From the SfM-MVS workflow, the spatial variability in complexity at individual sites is captured due to the 2D and 3D nature of the products (Figure 9
, Figure 10
and Figure 11
). In comparison, the SRI is less robust and more subjective. The theoretical SRI from the DSM ranges from 2.05 to 2.44. It does not capture the differences in the cross-section profiles. There is also a high degree of subjectivity depending on where the transect is placed [50
]. The 2D map of rugosity is more robust where the entire variability can be summarized by the range of values (1–262).
Similar to [50
] we found that as the GSD decreases, the values of rugosity increase in the SfM-MVS products, indicating that at finer GSD more of the structural complexity can be actually measured. This scalability is one of the strengths of SfM-MVS; from products generated at a fine GSD, generalizations of the habitats to coarser scales can be readily achieved. Such scaling is not possible from SRI measured in the field because the chain-and-tape method is calculated at a fixed resolution (i.e., chain-link size) [23
With terrestrial laser scanner reconstructions of terrain, highly accurate classifications have been achieved for geomorphological classes using multi-scale 3D point cloud classification [68
]. For classification of the exposed habitats from the SfM-MVS products we found that colour and topographic and texture metrics combined as predictors in the shallow neural network resulted in high accuracy of the classification (Figure 12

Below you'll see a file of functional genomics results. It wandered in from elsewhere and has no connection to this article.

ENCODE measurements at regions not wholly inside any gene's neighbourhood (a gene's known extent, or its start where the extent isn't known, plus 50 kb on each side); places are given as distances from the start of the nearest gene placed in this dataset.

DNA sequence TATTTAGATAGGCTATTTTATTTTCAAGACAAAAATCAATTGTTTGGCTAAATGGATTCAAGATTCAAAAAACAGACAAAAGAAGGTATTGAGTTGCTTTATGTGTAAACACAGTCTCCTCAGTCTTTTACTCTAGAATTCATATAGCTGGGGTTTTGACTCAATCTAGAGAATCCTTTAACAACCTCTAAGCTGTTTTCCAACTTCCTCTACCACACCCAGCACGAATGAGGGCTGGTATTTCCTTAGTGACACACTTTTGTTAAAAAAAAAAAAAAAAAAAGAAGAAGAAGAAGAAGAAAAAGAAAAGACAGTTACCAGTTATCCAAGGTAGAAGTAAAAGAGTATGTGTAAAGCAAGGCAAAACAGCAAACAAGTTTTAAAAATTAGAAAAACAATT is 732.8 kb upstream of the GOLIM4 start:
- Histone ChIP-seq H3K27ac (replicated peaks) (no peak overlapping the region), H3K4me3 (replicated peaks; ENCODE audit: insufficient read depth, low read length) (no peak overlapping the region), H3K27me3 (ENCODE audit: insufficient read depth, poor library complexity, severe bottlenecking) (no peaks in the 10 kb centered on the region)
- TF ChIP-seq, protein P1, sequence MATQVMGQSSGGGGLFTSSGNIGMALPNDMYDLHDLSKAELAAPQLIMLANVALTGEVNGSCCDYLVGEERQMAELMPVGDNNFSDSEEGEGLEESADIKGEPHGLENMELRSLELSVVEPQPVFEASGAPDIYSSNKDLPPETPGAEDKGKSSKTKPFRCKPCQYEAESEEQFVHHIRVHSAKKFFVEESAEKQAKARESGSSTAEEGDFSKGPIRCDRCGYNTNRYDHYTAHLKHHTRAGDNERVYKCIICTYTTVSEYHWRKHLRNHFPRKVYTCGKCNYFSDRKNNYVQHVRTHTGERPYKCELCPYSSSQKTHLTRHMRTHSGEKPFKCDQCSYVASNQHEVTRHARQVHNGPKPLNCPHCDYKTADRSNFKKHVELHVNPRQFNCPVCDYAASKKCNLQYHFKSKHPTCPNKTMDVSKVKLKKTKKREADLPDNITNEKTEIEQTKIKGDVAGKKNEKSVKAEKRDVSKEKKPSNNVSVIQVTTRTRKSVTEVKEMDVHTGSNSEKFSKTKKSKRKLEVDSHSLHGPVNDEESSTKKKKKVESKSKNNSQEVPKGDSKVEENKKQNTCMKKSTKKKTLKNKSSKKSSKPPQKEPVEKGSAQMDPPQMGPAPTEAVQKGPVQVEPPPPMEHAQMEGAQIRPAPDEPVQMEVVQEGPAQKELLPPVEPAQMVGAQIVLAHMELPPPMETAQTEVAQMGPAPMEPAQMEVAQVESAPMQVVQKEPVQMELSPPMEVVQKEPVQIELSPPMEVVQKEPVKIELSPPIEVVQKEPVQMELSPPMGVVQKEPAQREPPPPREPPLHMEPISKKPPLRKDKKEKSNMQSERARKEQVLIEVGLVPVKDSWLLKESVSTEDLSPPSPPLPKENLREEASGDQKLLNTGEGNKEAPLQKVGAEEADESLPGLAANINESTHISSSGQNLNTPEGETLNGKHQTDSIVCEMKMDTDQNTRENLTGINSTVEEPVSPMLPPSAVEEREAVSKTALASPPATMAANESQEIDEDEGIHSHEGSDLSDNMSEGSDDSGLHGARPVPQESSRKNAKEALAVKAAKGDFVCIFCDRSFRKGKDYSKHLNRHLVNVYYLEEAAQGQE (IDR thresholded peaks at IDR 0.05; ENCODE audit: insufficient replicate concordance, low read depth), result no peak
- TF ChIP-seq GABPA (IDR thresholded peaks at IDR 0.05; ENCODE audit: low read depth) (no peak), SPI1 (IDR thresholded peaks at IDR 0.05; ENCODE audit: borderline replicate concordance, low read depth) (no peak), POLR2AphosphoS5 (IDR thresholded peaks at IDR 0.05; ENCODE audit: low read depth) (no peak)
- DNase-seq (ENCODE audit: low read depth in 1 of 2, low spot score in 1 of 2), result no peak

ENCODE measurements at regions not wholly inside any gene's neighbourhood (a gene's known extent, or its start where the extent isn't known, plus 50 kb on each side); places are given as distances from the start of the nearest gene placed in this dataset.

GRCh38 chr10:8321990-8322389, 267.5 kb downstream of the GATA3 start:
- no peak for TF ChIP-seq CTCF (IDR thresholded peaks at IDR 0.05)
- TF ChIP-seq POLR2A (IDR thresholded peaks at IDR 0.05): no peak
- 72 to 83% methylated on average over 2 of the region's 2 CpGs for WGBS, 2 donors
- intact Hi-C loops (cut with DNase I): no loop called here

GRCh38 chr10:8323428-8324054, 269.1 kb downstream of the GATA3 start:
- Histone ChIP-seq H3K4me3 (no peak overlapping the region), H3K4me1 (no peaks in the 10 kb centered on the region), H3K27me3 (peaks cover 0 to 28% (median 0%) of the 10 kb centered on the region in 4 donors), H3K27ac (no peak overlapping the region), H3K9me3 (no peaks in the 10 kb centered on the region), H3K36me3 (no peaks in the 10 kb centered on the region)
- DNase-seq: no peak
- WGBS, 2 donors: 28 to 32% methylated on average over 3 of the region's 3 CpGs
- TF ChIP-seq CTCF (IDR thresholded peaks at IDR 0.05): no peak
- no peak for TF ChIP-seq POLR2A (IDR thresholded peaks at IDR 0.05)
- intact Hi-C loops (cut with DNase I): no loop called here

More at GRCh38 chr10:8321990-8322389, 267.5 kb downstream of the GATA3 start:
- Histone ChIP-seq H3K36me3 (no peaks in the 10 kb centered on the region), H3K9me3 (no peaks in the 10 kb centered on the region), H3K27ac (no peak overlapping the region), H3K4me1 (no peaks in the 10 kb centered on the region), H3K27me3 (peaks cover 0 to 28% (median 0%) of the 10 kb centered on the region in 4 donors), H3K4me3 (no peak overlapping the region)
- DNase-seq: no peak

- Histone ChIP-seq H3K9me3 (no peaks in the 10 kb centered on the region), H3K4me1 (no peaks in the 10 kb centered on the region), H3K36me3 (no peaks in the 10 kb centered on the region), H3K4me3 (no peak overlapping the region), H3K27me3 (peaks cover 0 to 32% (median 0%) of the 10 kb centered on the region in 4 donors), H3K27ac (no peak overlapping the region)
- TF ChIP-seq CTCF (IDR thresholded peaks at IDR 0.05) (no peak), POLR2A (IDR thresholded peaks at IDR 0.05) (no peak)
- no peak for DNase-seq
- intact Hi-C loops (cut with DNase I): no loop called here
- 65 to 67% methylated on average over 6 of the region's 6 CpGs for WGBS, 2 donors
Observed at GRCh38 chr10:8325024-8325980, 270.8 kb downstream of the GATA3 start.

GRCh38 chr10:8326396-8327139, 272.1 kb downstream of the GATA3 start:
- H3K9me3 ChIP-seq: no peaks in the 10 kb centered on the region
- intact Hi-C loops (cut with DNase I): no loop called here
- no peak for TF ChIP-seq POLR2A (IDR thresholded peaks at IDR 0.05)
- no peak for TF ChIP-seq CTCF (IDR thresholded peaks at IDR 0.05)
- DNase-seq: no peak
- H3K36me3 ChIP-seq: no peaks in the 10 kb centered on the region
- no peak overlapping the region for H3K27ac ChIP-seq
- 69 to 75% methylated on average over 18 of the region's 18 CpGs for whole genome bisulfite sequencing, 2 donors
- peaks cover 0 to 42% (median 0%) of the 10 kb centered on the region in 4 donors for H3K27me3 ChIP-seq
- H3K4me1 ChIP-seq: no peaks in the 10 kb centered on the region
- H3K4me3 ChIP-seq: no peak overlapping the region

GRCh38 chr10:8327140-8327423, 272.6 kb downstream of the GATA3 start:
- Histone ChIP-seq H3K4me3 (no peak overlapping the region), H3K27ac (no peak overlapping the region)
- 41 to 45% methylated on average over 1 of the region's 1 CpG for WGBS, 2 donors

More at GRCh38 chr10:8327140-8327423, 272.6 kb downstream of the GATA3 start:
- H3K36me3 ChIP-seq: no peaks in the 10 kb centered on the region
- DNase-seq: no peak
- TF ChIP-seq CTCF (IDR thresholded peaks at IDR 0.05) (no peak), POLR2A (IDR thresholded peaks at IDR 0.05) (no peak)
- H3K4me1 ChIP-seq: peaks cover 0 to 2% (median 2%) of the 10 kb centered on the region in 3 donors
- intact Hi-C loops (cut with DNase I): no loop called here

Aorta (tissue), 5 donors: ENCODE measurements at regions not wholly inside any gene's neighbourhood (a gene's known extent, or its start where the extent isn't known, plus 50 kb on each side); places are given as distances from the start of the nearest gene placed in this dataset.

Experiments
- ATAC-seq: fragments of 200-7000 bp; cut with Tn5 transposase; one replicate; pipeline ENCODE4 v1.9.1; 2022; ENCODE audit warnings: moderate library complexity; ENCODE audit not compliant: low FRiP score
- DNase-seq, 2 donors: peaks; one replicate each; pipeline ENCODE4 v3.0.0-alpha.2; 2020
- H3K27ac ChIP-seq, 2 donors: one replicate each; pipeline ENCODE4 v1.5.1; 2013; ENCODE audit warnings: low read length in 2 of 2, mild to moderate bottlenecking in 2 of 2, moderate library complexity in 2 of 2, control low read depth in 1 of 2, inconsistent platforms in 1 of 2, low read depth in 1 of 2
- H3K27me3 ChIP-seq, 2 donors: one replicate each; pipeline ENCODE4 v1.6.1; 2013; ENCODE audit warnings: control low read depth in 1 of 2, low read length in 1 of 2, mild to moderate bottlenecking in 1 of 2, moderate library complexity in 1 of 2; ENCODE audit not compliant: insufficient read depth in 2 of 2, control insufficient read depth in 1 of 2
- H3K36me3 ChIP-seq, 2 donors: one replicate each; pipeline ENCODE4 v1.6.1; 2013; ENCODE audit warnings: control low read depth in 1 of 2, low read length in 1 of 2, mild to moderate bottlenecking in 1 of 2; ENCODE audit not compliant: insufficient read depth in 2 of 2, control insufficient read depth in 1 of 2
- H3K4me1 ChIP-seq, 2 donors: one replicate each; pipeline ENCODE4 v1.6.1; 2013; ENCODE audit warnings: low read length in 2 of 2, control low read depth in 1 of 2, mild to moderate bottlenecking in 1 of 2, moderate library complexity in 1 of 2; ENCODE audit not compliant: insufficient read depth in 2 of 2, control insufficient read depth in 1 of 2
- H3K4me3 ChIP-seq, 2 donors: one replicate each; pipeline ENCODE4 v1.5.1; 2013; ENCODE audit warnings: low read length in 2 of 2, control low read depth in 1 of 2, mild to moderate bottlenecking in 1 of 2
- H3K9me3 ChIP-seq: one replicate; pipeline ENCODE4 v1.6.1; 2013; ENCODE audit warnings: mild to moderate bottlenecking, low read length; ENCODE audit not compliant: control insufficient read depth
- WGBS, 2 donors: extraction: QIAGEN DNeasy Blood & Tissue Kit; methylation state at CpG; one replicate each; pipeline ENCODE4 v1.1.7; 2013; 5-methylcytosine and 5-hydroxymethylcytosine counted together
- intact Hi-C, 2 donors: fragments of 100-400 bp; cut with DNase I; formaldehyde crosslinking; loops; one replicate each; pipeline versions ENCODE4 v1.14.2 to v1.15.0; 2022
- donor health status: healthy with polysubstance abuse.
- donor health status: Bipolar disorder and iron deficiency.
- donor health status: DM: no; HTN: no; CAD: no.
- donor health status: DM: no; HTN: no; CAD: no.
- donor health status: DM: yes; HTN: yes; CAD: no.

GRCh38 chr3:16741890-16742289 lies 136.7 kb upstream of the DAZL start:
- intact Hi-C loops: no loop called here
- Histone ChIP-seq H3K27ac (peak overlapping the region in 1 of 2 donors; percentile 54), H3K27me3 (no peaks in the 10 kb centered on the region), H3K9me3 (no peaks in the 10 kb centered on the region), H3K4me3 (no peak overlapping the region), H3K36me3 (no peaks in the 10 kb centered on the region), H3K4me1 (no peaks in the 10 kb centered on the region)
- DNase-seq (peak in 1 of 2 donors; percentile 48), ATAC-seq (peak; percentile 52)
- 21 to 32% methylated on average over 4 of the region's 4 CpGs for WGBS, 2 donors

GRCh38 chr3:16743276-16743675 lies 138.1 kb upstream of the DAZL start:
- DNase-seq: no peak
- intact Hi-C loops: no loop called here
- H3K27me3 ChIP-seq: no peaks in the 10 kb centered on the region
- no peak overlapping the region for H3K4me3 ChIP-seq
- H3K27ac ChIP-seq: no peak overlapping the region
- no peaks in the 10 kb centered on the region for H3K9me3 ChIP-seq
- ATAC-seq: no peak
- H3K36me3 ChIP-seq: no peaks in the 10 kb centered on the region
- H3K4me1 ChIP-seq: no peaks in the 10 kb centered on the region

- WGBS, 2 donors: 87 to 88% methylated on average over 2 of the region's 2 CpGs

and Figure 13
, Figure A2
). Location and proportion of the habitat classes can provide important information about the ichthyofauna. For example, in-situ observations indicated that at all sites different species preferentially inhabit the different classes. At Iriri for example, the payara (Hydrolycus armatus
) is only found in the main white-water channel. The splash zone on the large boulders next to the main rapids allows for growth of riverweeds (Podostomacae
spp.) that adhere to solid surfaces in high flow environments. The endemic parrot pacu (Ossubtus xinguensis
) has specialized dentition to feed on them. The wet bedrock and Podostemaceae classes were important to differentiate from the surroundings because not only are the riverweeds a food source for fish but also the wet rocks represent the splash zone from the rapids where Podostemaceae dormant from the previous year may regenerate provided a consistent water source. The trunks and lower branches of the vegetation class may become submerged in the wet season where they provide important habitat for fry and juvenile fishes (e.g., Cichla melaniae
) as well as spawning and feeding grounds for species such as Leporinus frederici
, Farlowella amazona
, Geophagus cf altifrons
, Aequidens mikaeli
and so forth. The boulder class represents habitat for anostomids (e.g., S. respectus
and Synaptolaemus latofasciatus)
, as well as loricariids (e.g., Pseudacanthicus pirarara
) and cichlids (e.g., C. dandara
) among others. The gravel assemblage class represents habitat and feeding areas for several species including cichlids (e.g., Crenichla
sp. 1, G. argyrostictus
, R. xinguensis
), anostomids (e.g., Leporinus maculatus
) and Serrasalmids (e.g., Myleus setiger
). The sand class is further important for stingrays (e.g., P. orbignyi
), loricariids (e.g., Limatulichthys
spp.) and cichlids (e.g., Teleocichla monogramma
) among others.
The 3D fractal dimension is a powerful metric, which allows for quantitative comparisons between habitat classes at multiple sites as well as between sites. This metric is scale invariant and relates complexity, spatial patterns and scale [23